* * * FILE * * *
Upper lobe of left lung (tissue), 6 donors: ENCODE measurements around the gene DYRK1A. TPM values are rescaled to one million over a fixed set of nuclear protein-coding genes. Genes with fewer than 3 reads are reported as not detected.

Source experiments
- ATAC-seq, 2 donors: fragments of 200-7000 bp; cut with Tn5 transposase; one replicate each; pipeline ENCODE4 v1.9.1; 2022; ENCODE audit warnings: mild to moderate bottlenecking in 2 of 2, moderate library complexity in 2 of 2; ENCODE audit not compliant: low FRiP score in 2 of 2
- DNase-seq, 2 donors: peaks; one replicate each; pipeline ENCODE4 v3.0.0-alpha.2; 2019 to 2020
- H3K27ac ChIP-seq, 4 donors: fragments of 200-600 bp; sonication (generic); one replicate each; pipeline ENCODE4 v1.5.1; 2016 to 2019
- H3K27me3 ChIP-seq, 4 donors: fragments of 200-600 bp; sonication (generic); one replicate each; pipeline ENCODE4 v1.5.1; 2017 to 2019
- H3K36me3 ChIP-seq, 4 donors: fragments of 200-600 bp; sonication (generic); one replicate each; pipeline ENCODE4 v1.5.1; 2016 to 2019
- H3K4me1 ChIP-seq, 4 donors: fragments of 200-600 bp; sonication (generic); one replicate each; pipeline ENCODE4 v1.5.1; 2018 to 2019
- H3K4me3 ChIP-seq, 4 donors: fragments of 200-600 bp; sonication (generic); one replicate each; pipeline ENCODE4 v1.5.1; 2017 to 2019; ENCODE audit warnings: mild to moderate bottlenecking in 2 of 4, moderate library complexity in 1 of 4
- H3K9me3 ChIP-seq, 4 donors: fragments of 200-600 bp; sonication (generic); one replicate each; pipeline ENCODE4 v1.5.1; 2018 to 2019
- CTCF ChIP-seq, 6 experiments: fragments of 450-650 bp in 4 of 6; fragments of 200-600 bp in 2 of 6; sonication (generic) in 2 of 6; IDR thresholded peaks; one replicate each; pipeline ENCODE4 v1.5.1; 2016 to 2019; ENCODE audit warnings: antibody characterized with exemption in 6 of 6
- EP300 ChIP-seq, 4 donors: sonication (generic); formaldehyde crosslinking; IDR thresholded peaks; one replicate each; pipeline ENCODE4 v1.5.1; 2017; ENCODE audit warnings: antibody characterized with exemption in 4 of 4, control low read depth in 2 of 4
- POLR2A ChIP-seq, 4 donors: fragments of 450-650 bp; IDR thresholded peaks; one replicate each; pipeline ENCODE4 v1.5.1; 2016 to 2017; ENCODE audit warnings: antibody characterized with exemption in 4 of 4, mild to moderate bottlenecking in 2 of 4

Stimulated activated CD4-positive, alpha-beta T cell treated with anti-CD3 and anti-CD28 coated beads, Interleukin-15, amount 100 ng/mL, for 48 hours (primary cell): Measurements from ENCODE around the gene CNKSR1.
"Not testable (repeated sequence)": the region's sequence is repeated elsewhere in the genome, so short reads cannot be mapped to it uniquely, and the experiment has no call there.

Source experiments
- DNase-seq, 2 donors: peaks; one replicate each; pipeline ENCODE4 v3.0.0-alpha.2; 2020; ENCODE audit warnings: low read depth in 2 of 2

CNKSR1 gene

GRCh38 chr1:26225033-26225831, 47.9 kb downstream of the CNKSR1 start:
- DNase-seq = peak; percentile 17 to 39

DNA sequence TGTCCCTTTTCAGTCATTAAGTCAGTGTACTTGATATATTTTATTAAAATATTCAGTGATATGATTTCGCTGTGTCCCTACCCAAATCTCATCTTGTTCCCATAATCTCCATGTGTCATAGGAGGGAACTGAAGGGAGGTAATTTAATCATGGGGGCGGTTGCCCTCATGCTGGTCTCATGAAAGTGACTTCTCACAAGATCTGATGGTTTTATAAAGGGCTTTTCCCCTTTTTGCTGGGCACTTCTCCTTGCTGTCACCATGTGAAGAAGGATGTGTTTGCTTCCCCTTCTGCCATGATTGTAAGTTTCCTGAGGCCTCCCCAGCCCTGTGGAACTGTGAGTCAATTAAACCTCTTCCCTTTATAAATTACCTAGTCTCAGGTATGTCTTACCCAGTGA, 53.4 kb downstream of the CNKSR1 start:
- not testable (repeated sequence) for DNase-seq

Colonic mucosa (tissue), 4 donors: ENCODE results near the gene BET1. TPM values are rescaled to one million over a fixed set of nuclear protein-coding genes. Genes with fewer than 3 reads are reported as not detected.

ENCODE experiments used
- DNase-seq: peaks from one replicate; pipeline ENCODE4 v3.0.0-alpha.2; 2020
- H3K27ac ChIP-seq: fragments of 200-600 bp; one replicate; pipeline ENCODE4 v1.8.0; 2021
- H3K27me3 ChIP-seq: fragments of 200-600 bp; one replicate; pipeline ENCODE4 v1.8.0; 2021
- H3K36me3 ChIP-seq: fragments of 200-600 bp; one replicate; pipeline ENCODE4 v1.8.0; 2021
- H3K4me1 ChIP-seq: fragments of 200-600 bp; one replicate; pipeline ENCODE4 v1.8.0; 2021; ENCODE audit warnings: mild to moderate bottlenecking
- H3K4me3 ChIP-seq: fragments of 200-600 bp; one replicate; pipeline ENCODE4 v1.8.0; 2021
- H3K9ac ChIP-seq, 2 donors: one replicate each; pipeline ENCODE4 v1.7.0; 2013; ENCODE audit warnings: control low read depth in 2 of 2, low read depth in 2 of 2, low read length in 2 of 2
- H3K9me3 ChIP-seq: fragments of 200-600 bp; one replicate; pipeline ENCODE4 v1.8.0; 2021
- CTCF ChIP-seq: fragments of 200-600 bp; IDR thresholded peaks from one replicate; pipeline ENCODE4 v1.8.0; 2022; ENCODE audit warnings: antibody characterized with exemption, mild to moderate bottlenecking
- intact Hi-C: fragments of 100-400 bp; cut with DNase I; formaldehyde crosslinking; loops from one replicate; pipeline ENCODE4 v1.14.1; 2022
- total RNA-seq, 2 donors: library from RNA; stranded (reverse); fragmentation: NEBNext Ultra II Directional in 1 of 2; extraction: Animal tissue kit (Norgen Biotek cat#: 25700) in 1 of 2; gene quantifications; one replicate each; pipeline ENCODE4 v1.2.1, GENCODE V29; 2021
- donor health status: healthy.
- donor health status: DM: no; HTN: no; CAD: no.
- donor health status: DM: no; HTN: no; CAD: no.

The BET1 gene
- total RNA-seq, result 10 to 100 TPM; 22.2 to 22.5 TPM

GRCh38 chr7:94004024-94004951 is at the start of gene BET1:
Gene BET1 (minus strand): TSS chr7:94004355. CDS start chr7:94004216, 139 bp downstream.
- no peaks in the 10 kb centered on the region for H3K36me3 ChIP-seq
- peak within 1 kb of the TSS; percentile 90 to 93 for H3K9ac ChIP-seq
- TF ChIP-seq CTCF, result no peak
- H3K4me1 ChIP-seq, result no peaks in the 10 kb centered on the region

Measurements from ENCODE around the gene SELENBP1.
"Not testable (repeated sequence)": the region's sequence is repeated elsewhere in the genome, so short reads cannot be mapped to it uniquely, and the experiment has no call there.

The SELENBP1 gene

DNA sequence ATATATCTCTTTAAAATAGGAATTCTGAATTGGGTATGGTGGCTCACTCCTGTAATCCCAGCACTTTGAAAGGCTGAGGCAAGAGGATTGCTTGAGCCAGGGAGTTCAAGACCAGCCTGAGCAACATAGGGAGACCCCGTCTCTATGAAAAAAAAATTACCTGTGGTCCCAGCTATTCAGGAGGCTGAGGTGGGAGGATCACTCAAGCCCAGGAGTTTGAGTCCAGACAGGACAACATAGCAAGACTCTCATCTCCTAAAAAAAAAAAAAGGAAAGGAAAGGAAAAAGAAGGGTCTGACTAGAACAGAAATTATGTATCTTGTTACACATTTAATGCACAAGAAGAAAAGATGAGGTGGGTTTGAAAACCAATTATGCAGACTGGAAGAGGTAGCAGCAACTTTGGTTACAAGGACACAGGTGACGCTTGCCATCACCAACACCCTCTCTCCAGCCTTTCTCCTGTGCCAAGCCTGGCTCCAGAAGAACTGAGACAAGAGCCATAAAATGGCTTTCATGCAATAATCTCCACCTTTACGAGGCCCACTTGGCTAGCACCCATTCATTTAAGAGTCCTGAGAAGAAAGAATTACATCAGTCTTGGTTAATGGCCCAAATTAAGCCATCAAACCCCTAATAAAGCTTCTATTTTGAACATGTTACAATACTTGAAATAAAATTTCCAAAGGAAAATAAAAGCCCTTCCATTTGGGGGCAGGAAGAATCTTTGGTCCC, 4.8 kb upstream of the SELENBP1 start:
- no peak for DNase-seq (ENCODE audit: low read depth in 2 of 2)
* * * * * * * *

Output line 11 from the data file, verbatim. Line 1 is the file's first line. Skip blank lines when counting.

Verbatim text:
- CTCF ChIP-seq, 6 experiments: fragments of 450-650 bp in 4 of 6; fragments of 200-600 bp in 2 of 6; sonication (generic) in 2 of 6; IDR thresholded peaks; one replicate each; pipeline ENCODE4 v1.5.1; 2016 to 2019; ENCODE audit warnings: antibody characterized with exemption in 6 of 6